Either way, there’s tons of space for four people in both cars, which is pretty much how most SUVs are used as far as I can tell.

I think you’re all mad buying seven seat SUVs for that mythical/occasional need that we somehow managed to deal with back in the old days. When our parents just turfed us kids into the boot of a station wagon (how I’m still alive is anyone’s guess).

Which Car Car Reviews 2021 Hyundai Santa Fe Highlander Rear Seat Legroom Space

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The Santa Fe starts off with a smaller boot than the CX-9’s when all the seats are in use. With just 130 litres, everyone will have to keep their luggage to a minimum or you’ll have to tow it. This is because the Santa Fe is significantly shorter than the Mazda, which does deliver benefits elsewhere.

The Mazda’s is much more useful with 230 litres from the start, rising as high as 810 litres with the third row folded. With the same configuration, the Santa Fe will deliver between 571 and 782 litres. Both of those higher figures rely on the middle row being slid all the way forward, which isn’t going to be very comfortable for passengers.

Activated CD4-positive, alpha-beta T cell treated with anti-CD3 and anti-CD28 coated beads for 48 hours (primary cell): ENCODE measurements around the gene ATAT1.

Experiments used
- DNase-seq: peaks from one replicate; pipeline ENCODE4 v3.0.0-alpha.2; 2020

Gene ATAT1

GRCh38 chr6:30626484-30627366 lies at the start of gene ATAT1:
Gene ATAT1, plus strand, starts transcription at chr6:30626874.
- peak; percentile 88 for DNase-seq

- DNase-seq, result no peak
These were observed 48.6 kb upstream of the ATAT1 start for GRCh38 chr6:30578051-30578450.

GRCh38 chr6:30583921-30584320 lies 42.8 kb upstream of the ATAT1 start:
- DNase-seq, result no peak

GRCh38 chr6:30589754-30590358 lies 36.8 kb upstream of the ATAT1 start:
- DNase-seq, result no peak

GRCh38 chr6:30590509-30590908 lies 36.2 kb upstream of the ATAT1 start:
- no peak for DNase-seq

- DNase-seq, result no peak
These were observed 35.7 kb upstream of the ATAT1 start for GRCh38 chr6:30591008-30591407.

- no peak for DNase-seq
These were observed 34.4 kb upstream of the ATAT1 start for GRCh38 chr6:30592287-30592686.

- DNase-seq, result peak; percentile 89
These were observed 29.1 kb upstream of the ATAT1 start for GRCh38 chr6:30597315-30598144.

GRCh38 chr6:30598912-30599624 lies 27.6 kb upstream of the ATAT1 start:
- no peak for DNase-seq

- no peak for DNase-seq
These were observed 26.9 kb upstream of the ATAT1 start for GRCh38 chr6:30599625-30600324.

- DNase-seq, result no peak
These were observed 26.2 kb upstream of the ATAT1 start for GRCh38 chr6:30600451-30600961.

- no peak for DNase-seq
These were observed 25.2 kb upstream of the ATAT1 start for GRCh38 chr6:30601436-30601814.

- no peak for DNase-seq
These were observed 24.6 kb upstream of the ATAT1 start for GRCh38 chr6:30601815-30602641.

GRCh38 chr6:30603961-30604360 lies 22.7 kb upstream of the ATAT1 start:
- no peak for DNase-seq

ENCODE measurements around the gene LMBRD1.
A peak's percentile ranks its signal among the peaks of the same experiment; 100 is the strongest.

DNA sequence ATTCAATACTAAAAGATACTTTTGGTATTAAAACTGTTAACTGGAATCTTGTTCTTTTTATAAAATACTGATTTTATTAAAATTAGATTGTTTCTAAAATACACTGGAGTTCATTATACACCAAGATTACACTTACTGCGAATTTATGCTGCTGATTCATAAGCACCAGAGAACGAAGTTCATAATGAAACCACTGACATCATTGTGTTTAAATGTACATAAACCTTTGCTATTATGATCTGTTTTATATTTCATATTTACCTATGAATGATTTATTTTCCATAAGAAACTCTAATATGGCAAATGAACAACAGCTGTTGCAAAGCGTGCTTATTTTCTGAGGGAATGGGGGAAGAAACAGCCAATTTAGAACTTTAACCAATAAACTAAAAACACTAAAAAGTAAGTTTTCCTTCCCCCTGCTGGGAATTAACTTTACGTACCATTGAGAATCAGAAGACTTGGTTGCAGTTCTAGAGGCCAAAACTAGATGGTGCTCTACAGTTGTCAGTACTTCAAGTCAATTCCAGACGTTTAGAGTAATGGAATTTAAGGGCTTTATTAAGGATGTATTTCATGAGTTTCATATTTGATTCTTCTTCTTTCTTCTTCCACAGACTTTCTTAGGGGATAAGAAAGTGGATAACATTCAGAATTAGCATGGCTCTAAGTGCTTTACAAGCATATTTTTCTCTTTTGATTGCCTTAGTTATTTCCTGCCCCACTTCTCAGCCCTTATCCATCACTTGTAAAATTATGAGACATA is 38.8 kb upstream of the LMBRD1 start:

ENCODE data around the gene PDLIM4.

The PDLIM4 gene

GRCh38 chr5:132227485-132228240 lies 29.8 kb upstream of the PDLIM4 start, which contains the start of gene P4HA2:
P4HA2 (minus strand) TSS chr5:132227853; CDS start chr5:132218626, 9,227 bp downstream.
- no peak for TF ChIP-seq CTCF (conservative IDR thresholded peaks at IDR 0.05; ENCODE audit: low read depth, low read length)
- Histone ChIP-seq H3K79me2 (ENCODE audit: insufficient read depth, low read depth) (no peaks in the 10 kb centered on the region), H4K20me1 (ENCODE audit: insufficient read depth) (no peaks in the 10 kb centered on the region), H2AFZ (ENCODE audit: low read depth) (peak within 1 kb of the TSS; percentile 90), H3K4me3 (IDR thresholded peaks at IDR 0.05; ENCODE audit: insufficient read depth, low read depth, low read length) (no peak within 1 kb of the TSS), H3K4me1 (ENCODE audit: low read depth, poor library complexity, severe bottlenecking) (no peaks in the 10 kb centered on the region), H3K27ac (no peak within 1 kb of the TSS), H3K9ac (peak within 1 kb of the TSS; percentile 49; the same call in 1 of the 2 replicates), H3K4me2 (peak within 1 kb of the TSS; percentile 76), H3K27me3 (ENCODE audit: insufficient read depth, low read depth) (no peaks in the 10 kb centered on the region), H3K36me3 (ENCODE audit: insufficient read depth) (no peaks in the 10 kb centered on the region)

The Mazda stops there, though, as in LE form because the captain’s chairs don’t fold out of the way whereas smug Santa Fe owners can fold it for a huge, flat floor fit for camping in or moving quite a lot of stuff.

Hyundai doesn’t offer a total cargo figure, but it’s going to be huge. The pre-facelift figure was 1625 litres which is, shall we say, a lot.

One important difference between the two is that the Santa Fe’s spare is slung underneath the car rather than under the boot floor, which is handy if your boot is full when you get a puncture.

On the Road

Which Car Car Reviews 2021 Hyundai Santa Fe Highlander Diesel Vs Mazda CX 9 Azami AWD On Road Comparison

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When the 2018 Santa Fe dropped with its all-new everything, it felt a lot more like the CX-9’s balanced chassis, with ever-so-slightly more emphasis on handling than even the Mazda.

The Santa Fe was famously fettled by Hyundai’s storied chassis tuning team – and boy they are good – with the usual sign-off from the Korean HQ.

It was great in the corners and plenty of fun but there were some downsides to that and the ride was perhaps more firm than the market was after.

For its 2021 iteration, the Santa Fe’s suspension comes with a world tune. World tunes are the kind of thing GM do, where different parts of the world had input to the way a car went, stopped and took corners.

Plenty of Hyundai’s global development work is done here in Australia, so while the team still had a say, it was blended into the feedback from the rest of the world.